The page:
Learners are advised to approach each day of the schooling year as if they are writing an examination the next day.
This advice comes from the Deputy Minister of Basic Education, Dr Makgabo Reginah Mhaule, who said in order for learners to achieve desirable marks at the end of the year, they must start taking education seriously from the beginning of the first quarter.
“It is dangerous for learners to start a year with the attitude that there is still a lot of time for them to study because the year has just begun. They must start studying as if they are preparing for final examinations,” she said.
Her message was directed at learners in all grades, not just Grade 12.
“All the grades must be taken seriously because you start building up from Grade R to Grade 12,” the Deputy Minister said.
When it comes to teachers, she said it is important that they cover all aspects of the curriculum.
The Deputy Minister said it is important for both teachers and learners to be tolerant of each other because the generation gap can sometimes cause conflicts.
She called on parents to support their children in their studies and to create a conducive environment for learning.
“Parents must support teachers. We cannot leave our children with teachers and when we are called to attend meetings at school, we do not attend. It is a parent’s responsibility to attend all school events that involve them in order to know who the teachers are and to get information about their children’s behaviour at school,” she said.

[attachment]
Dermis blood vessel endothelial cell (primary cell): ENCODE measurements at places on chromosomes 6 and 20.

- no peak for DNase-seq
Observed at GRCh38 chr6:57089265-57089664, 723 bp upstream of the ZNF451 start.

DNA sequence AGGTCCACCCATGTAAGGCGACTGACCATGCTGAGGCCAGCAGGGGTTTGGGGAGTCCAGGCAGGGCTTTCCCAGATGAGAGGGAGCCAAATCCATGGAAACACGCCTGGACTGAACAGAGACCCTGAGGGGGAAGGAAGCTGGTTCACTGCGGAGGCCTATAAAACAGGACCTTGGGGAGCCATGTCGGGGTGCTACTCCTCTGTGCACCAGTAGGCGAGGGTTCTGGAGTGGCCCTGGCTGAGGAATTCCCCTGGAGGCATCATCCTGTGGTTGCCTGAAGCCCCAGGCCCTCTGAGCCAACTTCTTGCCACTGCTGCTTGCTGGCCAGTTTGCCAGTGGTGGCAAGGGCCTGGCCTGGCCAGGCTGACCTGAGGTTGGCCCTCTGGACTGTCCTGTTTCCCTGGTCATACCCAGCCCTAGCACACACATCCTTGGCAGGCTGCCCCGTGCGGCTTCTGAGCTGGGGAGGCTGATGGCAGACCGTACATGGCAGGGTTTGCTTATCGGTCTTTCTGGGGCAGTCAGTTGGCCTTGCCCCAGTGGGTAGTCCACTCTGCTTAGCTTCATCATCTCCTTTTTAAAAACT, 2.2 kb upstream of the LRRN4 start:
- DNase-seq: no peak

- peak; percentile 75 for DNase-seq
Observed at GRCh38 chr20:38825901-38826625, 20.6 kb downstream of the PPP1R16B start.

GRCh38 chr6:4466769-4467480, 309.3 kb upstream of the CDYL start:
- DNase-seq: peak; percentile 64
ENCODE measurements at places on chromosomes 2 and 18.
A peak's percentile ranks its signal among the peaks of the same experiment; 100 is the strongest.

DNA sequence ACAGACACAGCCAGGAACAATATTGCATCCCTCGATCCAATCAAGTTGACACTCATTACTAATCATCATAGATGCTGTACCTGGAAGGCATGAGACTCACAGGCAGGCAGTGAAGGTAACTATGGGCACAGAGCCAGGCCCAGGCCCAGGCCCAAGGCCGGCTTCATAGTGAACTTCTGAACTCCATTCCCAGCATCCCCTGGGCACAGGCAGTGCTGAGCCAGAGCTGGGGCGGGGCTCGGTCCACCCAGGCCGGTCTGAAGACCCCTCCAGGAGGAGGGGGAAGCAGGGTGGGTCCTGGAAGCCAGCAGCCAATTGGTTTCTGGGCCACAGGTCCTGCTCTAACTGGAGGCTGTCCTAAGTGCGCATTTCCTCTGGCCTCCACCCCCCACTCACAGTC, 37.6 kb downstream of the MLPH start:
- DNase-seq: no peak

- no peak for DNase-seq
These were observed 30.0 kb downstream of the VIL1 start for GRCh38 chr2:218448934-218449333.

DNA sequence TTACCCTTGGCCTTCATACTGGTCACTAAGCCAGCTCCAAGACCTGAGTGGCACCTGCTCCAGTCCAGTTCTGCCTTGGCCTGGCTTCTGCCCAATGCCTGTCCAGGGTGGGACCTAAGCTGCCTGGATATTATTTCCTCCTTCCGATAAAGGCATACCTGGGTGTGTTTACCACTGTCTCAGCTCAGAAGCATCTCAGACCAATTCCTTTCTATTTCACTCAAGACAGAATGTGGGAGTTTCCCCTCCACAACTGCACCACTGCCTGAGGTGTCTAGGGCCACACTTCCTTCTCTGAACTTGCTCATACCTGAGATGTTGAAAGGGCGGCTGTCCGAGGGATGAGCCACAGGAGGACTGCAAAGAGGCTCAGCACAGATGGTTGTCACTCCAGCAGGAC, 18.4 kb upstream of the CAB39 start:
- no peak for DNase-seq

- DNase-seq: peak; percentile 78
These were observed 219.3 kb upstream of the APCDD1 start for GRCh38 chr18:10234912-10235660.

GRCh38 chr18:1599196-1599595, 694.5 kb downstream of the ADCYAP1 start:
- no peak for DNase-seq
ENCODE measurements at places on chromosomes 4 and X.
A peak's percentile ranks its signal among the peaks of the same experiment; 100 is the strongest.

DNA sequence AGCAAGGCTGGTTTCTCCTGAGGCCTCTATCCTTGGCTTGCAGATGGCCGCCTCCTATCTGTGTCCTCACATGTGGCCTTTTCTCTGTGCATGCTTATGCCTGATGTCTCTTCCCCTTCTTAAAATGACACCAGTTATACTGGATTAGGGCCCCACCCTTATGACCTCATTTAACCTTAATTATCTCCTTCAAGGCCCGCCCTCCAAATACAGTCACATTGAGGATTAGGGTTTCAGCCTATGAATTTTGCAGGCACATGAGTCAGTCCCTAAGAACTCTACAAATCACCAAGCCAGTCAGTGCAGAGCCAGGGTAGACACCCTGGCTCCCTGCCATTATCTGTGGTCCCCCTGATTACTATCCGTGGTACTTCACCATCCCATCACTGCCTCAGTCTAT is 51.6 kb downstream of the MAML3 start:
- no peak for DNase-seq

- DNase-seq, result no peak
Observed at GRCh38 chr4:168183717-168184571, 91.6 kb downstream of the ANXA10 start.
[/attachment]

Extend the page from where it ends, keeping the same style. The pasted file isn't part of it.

The class of 2020
She had a special message for the matric class of 2020.
“Acknowledge the 11 years that you have travelled to get to Grade 12. Do not let all the work that you have done over the years go to waste. The class of 2019 has set the bar high. Raise the bar. Do not lower the standard,” she said.
She encouraged learners to form study groups as early as the first quarter so that they can do well at the end of the year.
Class of 2019
In the beginning of the year, President Cyril Ramaphosa congratulated the class of 2019 on achieving an 81.3 percent matric pass rate, which is the highest since the advent of democracy in 1994.
- Free State - 88.4 percent
- Gauteng - 87.2 percent
- North West - 86.8 percent
- Western Cape - 82.3 percent
- KwaZulu-Natal - 81.3 percent
- Mpumalanga - 80.3 percent
- Eastern Cape and North Cape - 76.5 percent
- Limpopo - 73.2 percent.